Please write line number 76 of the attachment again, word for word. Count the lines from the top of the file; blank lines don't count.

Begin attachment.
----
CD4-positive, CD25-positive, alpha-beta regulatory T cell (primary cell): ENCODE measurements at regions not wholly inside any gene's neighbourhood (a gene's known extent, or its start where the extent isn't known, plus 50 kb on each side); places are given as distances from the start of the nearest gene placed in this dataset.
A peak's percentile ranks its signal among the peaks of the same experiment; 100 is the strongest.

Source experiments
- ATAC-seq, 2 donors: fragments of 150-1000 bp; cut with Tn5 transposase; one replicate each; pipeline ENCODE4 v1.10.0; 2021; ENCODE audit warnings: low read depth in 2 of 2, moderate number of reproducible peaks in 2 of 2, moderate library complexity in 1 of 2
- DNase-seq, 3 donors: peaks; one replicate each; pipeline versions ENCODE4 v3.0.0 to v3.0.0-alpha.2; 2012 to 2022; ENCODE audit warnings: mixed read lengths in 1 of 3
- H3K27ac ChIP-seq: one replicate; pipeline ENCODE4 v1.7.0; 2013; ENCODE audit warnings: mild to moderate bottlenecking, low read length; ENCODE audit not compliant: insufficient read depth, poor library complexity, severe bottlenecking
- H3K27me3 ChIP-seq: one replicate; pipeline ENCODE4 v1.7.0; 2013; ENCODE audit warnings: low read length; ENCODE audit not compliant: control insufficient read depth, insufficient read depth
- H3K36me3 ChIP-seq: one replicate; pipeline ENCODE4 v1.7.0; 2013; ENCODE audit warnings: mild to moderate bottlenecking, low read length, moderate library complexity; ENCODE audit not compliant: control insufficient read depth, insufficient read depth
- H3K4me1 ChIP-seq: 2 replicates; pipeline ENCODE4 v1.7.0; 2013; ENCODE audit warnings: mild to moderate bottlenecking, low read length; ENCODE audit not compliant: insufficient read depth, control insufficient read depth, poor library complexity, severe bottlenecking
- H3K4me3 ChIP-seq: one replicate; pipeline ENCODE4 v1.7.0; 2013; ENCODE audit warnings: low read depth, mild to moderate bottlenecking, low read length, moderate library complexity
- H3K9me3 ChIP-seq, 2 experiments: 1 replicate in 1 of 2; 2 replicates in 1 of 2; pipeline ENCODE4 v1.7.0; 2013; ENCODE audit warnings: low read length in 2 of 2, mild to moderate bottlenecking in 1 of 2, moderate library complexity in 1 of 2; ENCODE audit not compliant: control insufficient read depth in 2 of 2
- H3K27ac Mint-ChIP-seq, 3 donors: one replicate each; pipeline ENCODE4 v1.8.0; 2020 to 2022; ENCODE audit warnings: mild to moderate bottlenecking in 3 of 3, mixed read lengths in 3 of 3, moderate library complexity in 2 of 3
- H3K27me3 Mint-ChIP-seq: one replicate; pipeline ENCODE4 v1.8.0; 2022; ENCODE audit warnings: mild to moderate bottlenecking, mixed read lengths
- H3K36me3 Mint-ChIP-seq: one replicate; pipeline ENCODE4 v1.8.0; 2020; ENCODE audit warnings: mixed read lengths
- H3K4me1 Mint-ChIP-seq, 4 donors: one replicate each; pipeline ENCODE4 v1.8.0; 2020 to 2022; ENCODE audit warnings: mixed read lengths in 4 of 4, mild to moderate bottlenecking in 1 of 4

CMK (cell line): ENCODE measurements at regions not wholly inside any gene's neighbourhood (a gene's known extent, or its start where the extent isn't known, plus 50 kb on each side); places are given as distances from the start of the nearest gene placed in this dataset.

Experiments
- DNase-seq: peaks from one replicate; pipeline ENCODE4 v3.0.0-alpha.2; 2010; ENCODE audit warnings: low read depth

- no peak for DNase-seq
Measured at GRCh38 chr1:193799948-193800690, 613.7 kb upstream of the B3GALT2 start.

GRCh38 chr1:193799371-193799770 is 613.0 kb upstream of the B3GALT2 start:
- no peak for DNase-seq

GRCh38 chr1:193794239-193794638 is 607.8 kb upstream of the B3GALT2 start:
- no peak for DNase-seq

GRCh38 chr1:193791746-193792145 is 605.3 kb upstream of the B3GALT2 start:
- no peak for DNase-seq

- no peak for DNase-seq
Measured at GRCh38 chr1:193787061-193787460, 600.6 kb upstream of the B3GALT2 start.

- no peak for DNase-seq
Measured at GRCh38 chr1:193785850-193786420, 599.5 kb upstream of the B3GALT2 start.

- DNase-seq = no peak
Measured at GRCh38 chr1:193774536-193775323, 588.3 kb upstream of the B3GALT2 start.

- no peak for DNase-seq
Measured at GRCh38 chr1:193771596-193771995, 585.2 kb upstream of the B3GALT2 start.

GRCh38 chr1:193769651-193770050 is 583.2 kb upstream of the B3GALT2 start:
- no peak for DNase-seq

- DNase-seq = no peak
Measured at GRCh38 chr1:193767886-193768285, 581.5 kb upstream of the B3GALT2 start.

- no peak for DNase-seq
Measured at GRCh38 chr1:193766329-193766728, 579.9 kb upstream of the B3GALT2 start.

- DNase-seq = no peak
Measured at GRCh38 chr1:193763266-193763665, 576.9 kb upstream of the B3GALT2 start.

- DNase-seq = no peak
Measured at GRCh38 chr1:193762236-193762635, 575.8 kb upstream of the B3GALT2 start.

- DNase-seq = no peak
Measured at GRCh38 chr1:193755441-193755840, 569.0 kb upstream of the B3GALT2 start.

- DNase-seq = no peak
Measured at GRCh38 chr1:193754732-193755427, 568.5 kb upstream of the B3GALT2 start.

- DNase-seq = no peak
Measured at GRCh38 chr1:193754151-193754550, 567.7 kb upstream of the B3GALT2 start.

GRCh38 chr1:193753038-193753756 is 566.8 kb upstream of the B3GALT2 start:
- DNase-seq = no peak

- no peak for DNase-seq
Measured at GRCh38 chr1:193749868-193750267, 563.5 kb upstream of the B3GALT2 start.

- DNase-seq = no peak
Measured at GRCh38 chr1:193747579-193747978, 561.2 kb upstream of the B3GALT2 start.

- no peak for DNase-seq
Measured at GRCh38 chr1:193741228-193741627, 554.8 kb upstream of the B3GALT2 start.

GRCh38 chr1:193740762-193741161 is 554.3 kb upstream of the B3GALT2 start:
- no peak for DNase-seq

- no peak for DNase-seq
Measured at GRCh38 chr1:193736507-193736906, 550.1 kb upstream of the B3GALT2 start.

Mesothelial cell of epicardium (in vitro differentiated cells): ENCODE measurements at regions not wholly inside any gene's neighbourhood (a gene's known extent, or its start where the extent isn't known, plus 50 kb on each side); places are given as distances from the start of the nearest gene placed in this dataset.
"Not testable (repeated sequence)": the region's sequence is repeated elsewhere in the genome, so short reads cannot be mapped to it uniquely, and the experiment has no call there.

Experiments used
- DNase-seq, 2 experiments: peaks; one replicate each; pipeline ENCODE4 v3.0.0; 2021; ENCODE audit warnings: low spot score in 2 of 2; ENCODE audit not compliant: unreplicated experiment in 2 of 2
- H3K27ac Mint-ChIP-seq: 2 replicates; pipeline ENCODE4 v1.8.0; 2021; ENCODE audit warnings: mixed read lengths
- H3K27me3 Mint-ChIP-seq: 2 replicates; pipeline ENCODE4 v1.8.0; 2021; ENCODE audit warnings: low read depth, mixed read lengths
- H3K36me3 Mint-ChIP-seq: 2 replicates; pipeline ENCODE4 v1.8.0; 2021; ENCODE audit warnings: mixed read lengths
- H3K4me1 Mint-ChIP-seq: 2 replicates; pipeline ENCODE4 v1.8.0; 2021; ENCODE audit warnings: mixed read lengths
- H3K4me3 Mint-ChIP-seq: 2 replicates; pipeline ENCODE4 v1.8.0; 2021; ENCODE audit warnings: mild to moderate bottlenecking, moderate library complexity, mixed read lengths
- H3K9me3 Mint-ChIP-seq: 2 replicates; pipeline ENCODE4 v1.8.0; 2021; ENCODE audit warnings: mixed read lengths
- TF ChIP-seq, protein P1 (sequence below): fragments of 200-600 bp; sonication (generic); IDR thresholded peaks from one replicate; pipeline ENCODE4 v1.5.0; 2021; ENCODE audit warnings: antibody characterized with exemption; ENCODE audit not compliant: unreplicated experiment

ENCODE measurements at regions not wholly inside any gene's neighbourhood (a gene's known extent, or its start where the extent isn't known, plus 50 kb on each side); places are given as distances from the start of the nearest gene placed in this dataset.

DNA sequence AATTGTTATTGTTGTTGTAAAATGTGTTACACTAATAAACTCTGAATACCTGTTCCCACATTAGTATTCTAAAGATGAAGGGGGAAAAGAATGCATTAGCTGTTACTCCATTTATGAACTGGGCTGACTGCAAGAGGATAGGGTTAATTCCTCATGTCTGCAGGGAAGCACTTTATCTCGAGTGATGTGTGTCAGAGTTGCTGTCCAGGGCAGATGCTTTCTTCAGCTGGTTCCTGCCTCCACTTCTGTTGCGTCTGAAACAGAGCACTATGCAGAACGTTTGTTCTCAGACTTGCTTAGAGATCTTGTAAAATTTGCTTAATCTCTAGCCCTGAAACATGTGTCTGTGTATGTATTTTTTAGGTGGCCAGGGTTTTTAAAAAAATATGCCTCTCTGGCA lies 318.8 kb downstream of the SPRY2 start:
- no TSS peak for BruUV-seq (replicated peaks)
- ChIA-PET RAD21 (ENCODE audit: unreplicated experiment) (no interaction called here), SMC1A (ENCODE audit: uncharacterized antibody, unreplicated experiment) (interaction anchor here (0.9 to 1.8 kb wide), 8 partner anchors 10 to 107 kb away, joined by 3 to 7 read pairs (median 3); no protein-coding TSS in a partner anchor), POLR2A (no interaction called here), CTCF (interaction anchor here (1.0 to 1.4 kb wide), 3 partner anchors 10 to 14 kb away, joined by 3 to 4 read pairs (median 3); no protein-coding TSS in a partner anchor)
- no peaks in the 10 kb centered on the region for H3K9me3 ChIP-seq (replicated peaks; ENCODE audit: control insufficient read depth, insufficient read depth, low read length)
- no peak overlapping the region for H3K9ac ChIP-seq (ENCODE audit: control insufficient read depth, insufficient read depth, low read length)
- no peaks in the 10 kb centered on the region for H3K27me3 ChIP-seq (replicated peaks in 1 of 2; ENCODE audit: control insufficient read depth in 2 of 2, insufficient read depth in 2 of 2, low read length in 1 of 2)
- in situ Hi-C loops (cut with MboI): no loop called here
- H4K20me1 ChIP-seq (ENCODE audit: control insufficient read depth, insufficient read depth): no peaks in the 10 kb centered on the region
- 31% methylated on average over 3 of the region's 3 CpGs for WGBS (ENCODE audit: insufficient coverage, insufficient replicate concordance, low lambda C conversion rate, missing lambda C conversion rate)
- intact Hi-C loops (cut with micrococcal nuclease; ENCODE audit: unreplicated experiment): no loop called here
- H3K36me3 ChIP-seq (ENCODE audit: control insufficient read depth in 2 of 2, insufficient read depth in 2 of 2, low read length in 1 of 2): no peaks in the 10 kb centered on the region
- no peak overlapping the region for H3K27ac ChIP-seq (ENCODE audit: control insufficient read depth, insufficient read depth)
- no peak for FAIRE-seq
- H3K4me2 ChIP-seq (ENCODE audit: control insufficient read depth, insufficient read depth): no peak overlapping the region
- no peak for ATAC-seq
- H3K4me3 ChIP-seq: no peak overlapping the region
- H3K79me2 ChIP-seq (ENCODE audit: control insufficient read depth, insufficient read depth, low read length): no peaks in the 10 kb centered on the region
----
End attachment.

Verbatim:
- no TSS peak for BruUV-seq (replicated peaks)